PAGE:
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This conflict also appears in Scandinavian sources, but in the norse tradition the heaðobards had apparently been forgotten and proposal the conflict is instead rendered as a assignment family feud (see gesta danorum, hrólf Kraki's saga and Skjöldunga saga, below, for more information). The norse sources also deal with the defeat of Ingeld and/or Froda. Scandinavian sources edit In the Scandinavian sources, consisting of Norse sagas, icelandic poems and Danish chronicles, Hrothgar also appears as a danish king of the Scylding dynasty. He remains the son of healfdene and the elder brother of Halga. 33 Moreover, he is still the uncle of Hroðulf. The Scandinavian sources also agree with beowulf by making Hrothgar contemporary with the Swedish king Eadgils. 34 These agreements with beowulf are remarkable considering that these sources were composed from oral tradition 700 to 800 years after the events described, and 300 to 400 years later than beowulf and Widsith.
There are also notable differences. The heaðobards Ingeld and Froda also appear in Scandinavian tradition, but their tribe, the heaðobards, had long been forgotten, and instead the tribal feud was rendered as a family feud. Their relationship as father and son had also been reversed in some sources, 35 and so either Ingeld or Froda is given as the brother of healfdene. Ingeld or Froda murdered healfdene, but was himself killed in revenge by Hrothgar and Halga. Moreover, in Scandinavian tradition, Hrothgar is a minor character in comparison to his nephew Hroðulf. Such differences indicate that beowulf and Scandinavian sources represent separate traditions.
Since the danes were in conflict with the heaðobards, whose king Froda had been killed in a war with the danes, Hrothgar sent Freawaru to marry Froda's son Ingeld, in an unsuccessful attempt to end the feud. 24 beowulf predicts to hygelac that Ingeld will turn against his father-in-law Hrothgar. 25 Earlier in the poem, the poet tells us that the hall heorot was eventually destroyed by fire, 26 see" (Gummere's translation 27 sele hlīfade hēah and horn-gēap: heaðo-wylma bād, lāðan līges; ne wæs hit lenge þā gēn þæt se ecg-hete āðum-swerian æfter wæl-nīðe. Nor far was that day when father and son-in-law stood in feud for warfare and hatred that woke again. It is tempting to interpret the new war with Ingeld as leading to the burning of the hall of heorot, but the poem separates the two events (by a ne wæs hit lenge þā meaning "nor far way was that day when in Gummere's translation).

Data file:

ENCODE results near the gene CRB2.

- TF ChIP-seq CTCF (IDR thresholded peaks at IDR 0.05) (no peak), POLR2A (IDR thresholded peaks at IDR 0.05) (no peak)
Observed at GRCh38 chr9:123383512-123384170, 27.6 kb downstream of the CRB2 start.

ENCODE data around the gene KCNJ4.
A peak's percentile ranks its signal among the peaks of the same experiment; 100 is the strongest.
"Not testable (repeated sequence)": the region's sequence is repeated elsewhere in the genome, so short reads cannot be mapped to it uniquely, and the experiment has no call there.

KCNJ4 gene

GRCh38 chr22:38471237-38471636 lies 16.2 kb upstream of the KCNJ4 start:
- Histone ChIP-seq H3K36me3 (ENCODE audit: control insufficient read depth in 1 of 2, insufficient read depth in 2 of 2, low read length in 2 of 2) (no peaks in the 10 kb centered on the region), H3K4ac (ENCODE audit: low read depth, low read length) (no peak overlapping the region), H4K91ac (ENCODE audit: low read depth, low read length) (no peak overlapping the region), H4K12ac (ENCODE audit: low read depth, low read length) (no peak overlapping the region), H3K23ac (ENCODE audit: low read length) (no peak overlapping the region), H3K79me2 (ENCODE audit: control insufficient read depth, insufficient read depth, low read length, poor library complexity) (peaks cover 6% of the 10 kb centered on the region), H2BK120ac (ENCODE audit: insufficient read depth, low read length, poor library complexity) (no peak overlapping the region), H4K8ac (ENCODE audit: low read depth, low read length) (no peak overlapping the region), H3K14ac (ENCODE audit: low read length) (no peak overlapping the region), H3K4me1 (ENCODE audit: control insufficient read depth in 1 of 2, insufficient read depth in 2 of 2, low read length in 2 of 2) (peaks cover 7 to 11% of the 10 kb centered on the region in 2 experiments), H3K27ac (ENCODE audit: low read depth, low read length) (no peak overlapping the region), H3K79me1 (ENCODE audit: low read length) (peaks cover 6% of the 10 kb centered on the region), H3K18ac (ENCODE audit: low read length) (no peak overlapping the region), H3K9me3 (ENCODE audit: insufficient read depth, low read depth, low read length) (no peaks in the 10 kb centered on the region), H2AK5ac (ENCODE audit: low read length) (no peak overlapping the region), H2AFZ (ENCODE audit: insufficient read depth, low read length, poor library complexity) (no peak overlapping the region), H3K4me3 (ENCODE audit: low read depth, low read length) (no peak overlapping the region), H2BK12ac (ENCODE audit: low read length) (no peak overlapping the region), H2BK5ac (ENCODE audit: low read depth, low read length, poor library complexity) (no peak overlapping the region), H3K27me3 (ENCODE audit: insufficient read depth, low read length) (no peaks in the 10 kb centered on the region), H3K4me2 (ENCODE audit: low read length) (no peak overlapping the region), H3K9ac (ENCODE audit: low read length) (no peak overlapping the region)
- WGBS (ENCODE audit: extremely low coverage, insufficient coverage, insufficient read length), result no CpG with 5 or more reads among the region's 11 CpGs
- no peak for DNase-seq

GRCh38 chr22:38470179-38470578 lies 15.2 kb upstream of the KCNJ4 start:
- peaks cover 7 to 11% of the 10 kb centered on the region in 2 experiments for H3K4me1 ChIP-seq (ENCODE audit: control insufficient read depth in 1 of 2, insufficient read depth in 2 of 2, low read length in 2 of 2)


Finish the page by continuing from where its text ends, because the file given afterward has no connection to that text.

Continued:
According to widsith (see below Hrothgar and Hroðulf defeat Ingeld, and if Scandinavian tradition (see the more detailed discussion below) is to be trusted Hrothgar himself is killed by a relative, 28 or by the king of Sweden, 29 but he is avenged by his. Halga dies in a viking expedition; Hroðulf succeeds him and rises in fame, and according to Hroðulf's own saga 30 and other sources, 31 Hroðulf's cousin and/or brother-in-law heoroweard slays Hroðulf (is this the event referred to as the burning of heorot?). Heoroweard himself dies in that battle, and according to two sources, 32 this happens only a few hours later, as an act of vengeance by a man loyal to Hroðulf, called Wigg. This is the kin-slaying end of the Scylding dynasty. Widsith edit Whereas beowulf never dwells on the outcome of the battle with Ingeld, the possibly older poem Widsith refers to Hrothgar and Hroðulf defeating Ingeld at heorot : Hroþwulf ond Hroðgar heoldon lengest sibbe ætsomne suhtorfædran, siþan hy forwræcon wicinga cynn ond Ingeldes ord. Hroðulf and Hroðgar held the longest peace together, uncle and nephew, since they repulsed the viking-kin hewn at heorot heaðobard's army. And Ingeld to the spear-point made bow, This piece suggests that the conflict between the Scyldings Hrothgar and Hroðulf on one side, and the heaðobards Froda and Ingeld on the other, was well known in Anglo-saxon England.
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Yrsa herself was tragically also the result of Halga raping a woman. Wealhþeow has borne Hrothgar two sons, Hreðric and Hroðmund, and Hroðulf is to be regent if Hrothgar dies before his sons are grown. 18 (Since Hrothgar is an old man at this time—he tells beowulf he has been king for "fifty winters" 19 —and wealhþeow's two sons are not yet grown, it seems likely that wealhþeow is much younger than Hrothgar, and may not be his first wife.). After beowulf defeats Grendel's mother, Hrothgar rewards him again, and then preaches a sermon in which he warns beowulf to beware of arrogance and forgetfulness of God. 21 beowulf takes his leave of Hrothgar to return home, and Hrothgar embraces him and weeps that they will not meet again (because Hroðgar is a very old man). 22 This is Hrothgar 's all last appearance in the poem. When beowulf reports on his adventure to his lord Hygelac, he mentions that Hrothgar also had a daughter, Freawaru ; 23 it is not clear whether Freawaru was also the daughter of wealhþeow or was born of an earlier marriage.